The 4 skills employers want you to work on – and how to do it
In the last academic year, just under a thousand employers hosted a TMC student on work experience.
The majority of students received very positive feedback, scoring at least 8 out of 10 on key employability skills. However, there were four skills that were ranked the lowest:
- Interpersonal skills
- Communication skills
Let’s have a look at what’s behind each skill and how you can work on them.
These cover things like how you interact with others, your manners, self-confidence, and how receptive you are to feedback. Verbal communication skills also come under this umbrella, but we’ll cover those in the next section.
Interpersonal skills play a critical role in how you come across during a job interview and how you build relationships at work (and at college). Good interpersonal skills will make you likeable and memorable – essential for making a good first impression on an employer.
Improve these by: smiling when you meet someone new, thanking people when they’ve helped you, asking a mentor or person you trust how you come across to them and working on the feedback they give you, practising looking people in the eye and really listening to them, and reading this previous blog article on self-confidence and how to maintain it.
In terms of communication, you are probably comfortable texting and using social media to interact with others. However, this can affect your confidence to speak on the phone or face-to-face, especially with people you don’t know. Speaking clearly, being able to explain something concisely, as well as listening properly, are all key communication skills which employers look for, particularly for outward-facing job roles.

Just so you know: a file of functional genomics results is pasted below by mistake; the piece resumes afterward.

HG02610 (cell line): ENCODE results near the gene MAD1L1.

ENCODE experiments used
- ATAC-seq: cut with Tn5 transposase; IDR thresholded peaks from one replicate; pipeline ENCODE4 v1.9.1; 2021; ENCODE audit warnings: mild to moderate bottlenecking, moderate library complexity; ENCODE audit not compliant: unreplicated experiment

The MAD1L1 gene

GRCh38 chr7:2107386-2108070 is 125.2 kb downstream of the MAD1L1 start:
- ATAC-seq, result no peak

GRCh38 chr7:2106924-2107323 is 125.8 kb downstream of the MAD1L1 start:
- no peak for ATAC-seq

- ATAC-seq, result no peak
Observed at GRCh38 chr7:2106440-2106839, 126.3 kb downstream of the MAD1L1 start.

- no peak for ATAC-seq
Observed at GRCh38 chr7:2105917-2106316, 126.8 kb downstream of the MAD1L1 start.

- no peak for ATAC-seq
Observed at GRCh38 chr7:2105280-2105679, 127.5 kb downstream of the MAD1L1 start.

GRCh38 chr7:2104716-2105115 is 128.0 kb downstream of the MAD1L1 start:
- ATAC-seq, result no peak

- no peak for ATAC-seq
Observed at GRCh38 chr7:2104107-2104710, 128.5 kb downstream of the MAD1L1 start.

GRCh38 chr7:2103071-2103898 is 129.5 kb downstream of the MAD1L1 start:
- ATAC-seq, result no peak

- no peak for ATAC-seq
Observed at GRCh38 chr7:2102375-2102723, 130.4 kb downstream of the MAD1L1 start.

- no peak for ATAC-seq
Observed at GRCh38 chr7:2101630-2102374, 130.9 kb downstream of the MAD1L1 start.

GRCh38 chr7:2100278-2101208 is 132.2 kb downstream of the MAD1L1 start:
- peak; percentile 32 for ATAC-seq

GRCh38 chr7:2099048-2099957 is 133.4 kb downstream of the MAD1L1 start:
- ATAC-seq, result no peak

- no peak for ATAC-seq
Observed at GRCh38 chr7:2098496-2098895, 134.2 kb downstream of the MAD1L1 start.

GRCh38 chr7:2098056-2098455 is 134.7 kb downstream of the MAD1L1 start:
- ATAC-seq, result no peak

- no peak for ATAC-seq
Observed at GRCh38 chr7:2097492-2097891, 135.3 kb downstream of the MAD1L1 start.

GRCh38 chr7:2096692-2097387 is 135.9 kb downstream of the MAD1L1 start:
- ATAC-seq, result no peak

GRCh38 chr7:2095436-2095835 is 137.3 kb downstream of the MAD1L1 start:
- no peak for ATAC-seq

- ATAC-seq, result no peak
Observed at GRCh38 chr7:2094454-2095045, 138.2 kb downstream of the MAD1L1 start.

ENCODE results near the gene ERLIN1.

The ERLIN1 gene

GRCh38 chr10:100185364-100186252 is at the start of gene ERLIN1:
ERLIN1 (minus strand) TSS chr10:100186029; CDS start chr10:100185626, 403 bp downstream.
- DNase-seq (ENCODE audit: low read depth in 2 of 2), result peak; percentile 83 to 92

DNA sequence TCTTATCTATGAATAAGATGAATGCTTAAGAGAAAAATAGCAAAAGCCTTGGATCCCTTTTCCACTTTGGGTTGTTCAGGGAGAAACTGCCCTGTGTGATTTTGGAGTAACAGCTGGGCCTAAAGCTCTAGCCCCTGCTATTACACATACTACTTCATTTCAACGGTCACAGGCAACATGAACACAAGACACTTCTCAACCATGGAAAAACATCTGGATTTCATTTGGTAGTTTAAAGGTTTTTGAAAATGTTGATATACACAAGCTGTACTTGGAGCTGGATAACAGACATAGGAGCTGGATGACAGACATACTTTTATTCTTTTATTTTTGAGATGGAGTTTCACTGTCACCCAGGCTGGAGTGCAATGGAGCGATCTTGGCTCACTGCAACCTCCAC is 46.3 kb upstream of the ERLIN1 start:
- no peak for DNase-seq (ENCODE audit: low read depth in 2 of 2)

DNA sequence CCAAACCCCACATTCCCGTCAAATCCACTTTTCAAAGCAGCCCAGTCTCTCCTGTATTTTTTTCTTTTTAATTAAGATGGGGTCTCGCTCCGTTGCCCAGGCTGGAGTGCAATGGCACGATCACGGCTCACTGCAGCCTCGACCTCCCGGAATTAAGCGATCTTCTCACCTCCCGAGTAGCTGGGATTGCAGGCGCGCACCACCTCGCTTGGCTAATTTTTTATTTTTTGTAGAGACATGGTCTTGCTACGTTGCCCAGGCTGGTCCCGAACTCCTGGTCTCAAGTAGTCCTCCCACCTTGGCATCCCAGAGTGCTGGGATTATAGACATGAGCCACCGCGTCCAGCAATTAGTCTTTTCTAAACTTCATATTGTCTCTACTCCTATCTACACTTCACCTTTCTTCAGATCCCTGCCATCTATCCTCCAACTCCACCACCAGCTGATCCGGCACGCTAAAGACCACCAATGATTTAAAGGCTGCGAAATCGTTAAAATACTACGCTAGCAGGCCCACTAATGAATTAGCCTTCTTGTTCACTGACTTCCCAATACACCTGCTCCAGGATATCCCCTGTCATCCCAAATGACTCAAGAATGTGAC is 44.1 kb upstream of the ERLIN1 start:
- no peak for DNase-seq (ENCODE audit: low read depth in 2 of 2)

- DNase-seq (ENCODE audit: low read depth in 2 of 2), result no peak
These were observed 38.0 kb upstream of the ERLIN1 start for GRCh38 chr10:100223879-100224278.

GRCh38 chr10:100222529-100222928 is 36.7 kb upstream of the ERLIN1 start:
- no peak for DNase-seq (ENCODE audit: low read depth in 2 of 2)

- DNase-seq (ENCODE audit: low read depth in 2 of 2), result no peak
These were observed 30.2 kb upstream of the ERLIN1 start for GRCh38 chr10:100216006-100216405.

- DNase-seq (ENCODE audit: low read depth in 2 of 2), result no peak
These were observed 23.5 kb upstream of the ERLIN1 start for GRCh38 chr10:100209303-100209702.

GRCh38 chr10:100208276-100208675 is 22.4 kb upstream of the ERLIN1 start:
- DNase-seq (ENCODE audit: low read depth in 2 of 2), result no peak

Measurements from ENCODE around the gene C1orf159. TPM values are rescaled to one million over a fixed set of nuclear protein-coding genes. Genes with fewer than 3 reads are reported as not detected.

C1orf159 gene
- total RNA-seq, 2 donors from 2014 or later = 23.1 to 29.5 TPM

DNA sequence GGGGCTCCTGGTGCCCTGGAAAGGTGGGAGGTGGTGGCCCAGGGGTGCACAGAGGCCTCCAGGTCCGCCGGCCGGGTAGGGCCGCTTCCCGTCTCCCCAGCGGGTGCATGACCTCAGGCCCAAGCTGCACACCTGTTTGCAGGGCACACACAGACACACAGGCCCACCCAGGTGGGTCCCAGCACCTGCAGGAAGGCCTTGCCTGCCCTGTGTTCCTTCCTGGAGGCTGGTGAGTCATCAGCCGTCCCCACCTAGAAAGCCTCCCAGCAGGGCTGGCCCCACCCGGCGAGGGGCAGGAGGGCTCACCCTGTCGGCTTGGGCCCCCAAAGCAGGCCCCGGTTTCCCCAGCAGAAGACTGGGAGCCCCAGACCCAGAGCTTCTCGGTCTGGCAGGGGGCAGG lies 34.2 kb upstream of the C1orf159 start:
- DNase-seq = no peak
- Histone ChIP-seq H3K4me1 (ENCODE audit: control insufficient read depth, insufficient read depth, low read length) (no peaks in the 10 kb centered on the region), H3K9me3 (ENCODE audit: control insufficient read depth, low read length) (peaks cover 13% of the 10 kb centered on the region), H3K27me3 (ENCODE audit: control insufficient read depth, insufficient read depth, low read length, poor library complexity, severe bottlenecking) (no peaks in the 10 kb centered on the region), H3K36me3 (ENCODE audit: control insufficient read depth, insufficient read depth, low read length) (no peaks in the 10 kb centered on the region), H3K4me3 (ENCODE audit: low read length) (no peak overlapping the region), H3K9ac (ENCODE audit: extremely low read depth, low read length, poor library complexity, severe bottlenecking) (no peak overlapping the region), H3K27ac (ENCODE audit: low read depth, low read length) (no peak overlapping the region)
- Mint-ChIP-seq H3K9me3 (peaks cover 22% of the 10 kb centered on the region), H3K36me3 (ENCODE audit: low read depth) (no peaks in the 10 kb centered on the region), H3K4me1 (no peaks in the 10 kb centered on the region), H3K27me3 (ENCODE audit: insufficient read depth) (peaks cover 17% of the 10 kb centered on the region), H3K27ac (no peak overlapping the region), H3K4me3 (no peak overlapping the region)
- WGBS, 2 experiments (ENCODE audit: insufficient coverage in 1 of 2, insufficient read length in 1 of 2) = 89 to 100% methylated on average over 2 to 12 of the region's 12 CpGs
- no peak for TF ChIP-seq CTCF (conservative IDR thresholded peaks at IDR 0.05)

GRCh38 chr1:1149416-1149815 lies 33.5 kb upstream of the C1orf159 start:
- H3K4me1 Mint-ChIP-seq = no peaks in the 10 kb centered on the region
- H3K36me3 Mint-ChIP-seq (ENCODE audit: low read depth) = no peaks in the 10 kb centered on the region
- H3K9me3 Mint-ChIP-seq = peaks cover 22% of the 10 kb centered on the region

Improve these by: maintaining eye contact with your conversation partner as much as possible, listening without fidgeting, recording yourself speaking (good for noticing any “bad habits” like too much hesitation or over-repetition of certain phrases), filming yourself speaking to another person (what’s your body language and posture like?), seeking opportunities to speak to professional people at careers fairs or in mentoring situations (it gets easier the more you do it!).
Initiative is basically a willingness to get things done and take responsibility. It means you start something and see it through, rather than relying on others to come up with ideas which you follow. You do things without being told.
Initiative is an essential quality if you want to start your own business. In terms of employment, organisations are always looking for people who add value and by showing initiative, you will help contribute to the success of the business as a whole.
Improve this by: asking yourself how you can contribute to a project and then speaking up and acting on your ideas (rather than relying on other people to lead the way), preparing in advance, asking for feedback and taking action on it and offering to take on extra tasks.
Being on time for things is not just about being responsible and reliable; it’s also a sign of respect towards the people you are meeting with or working for.
This is a simple skill to maintain and can even begin with setting your alarm clock fifteen minutes earlier every morning so that you start the day less rushed and stressed.
Improve this by: aiming to arrive 10 minutes early for all your appointments, making sure you know what your work times are and writing them down – especially if you have a rotational shift pattern - keeping an electronic diary on your phone with an alert system, making a list of priorities for the next day each evening, and avoiding multi-tasking.
Working on the four skills above, that our employers have rated as lacking in many cases, will greatly improve your work-readiness. Be Amazing.